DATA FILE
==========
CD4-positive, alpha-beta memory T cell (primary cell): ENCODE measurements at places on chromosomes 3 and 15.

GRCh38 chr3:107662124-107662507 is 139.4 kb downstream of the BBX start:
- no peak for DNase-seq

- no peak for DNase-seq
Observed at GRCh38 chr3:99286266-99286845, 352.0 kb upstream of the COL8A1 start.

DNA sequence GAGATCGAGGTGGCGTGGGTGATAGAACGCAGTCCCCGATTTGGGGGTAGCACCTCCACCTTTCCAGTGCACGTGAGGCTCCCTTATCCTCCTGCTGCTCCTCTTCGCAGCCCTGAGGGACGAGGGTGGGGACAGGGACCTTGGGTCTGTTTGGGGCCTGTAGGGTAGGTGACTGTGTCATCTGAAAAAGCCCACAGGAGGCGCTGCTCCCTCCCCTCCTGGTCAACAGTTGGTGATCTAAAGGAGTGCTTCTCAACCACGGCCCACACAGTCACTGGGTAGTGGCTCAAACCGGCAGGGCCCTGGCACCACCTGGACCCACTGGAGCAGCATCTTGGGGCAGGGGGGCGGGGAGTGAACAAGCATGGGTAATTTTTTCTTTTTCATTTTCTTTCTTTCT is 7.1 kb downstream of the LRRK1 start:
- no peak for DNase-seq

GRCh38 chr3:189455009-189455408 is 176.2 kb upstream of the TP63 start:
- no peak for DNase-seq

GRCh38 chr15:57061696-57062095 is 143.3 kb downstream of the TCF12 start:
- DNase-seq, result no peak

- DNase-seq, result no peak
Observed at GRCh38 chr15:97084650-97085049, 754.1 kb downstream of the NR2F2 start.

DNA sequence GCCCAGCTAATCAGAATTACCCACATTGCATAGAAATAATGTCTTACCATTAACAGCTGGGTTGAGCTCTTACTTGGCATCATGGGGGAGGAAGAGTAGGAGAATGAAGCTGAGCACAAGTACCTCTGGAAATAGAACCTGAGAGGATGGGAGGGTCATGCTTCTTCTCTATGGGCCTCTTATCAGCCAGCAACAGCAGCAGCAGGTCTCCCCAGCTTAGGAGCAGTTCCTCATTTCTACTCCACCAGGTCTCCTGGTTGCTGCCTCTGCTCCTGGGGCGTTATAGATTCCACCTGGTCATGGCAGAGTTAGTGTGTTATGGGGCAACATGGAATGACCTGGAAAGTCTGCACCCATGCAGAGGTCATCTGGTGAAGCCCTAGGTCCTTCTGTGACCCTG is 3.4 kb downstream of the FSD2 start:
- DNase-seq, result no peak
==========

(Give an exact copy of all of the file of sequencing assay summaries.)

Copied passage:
CD4-positive, alpha-beta memory T cell (primary cell): ENCODE measurements at places on chromosomes 3 and 15.

GRCh38 chr3:107662124-107662507 is 139.4 kb downstream of the BBX start:
- no peak for DNase-seq

- no peak for DNase-seq
Observed at GRCh38 chr3:99286266-99286845, 352.0 kb upstream of the COL8A1 start.

DNA sequence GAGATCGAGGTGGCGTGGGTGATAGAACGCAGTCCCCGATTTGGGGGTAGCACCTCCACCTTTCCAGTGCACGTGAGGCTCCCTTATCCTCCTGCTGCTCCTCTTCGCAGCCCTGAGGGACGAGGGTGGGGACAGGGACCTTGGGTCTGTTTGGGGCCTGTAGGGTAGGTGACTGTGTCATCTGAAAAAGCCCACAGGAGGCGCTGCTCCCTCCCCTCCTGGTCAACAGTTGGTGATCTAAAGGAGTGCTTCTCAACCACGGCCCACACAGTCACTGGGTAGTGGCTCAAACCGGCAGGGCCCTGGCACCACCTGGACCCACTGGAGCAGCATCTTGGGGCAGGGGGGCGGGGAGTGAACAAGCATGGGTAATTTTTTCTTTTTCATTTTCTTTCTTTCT is 7.1 kb downstream of the LRRK1 start:
- no peak for DNase-seq

GRCh38 chr3:189455009-189455408 is 176.2 kb upstream of the TP63 start:
- no peak for DNase-seq

GRCh38 chr15:57061696-57062095 is 143.3 kb downstream of the TCF12 start:
- DNase-seq, result no peak

- DNase-seq, result no peak
Observed at GRCh38 chr15:97084650-97085049, 754.1 kb downstream of the NR2F2 start.

DNA sequence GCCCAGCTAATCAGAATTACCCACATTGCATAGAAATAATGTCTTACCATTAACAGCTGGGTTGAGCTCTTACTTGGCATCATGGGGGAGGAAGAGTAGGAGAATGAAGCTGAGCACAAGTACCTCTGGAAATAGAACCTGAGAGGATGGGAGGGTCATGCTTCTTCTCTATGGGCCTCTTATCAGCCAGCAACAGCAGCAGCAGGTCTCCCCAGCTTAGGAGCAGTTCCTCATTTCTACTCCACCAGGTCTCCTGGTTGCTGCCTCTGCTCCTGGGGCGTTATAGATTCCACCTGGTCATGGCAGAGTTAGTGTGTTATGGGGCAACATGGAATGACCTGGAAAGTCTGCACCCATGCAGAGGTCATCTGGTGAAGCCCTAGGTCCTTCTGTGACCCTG is 3.4 kb downstream of the FSD2 start:
- DNase-seq, result no peak